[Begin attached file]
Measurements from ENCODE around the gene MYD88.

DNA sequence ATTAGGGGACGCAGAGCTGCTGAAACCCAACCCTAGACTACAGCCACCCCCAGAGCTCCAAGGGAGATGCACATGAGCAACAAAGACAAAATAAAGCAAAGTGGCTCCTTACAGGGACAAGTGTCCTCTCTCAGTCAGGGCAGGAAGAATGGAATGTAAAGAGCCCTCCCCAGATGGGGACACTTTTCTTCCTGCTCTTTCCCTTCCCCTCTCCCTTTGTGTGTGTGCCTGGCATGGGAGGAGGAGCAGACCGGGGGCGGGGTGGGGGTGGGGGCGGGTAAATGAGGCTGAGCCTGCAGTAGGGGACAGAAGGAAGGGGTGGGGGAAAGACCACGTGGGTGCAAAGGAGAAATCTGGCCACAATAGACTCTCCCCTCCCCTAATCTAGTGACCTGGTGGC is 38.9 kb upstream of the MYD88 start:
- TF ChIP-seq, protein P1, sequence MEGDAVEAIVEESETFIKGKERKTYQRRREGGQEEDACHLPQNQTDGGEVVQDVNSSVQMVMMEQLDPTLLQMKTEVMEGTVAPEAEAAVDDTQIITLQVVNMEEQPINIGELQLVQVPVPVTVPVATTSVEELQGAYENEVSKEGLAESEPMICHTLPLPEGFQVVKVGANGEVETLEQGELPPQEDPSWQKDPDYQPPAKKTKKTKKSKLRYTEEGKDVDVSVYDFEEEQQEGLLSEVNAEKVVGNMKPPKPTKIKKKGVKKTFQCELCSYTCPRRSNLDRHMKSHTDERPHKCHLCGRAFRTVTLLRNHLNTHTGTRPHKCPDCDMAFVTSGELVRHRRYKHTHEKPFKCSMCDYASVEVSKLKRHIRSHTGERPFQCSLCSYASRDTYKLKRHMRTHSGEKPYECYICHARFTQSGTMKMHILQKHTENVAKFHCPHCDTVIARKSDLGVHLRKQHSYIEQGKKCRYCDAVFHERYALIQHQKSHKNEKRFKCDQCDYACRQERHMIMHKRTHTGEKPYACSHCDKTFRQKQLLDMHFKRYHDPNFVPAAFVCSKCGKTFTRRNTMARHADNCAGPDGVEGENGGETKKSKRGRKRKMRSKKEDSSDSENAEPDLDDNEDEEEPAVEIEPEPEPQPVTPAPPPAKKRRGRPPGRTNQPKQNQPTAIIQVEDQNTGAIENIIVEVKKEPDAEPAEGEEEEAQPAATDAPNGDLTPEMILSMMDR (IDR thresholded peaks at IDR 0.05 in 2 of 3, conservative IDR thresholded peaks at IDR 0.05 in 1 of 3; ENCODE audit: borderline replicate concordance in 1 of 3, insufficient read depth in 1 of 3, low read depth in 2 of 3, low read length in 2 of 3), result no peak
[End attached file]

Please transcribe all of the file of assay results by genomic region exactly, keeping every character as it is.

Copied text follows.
Measurements from ENCODE around the gene MYD88.

DNA sequence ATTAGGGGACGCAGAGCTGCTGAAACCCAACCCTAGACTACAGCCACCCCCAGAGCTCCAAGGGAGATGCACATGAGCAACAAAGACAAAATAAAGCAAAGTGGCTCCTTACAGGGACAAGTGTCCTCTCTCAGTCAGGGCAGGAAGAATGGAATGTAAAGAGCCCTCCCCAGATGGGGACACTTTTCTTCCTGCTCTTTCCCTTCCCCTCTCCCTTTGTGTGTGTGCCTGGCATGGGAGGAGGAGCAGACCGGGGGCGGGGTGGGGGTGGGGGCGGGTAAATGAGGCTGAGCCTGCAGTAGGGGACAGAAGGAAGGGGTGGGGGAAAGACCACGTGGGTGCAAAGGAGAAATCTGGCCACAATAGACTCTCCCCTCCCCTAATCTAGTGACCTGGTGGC is 38.9 kb upstream of the MYD88 start:
- TF ChIP-seq, protein P1, sequence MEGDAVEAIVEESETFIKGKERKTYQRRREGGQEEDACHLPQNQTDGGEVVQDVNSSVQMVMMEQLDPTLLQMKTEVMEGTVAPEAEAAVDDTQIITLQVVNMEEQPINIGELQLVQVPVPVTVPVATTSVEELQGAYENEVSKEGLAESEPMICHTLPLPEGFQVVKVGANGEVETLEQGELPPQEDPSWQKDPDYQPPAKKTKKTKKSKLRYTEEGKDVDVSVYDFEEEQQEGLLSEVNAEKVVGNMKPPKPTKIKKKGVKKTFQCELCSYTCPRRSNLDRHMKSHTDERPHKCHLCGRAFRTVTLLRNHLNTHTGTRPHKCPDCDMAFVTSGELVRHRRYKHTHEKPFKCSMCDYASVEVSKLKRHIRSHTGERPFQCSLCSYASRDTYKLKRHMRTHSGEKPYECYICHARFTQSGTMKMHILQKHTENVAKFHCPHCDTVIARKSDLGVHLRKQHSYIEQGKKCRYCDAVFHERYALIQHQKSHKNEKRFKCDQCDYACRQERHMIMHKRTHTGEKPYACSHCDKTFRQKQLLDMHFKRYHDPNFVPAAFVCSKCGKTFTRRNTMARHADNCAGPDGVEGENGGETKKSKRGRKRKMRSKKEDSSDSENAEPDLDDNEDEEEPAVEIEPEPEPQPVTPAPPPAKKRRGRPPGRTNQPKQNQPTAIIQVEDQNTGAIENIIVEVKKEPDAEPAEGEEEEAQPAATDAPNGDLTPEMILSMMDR (IDR thresholded peaks at IDR 0.05 in 2 of 3, conservative IDR thresholded peaks at IDR 0.05 in 1 of 3; ENCODE audit: borderline replicate concordance in 1 of 3, insufficient read depth in 1 of 3, low read depth in 2 of 3, low read length in 2 of 3), result no peak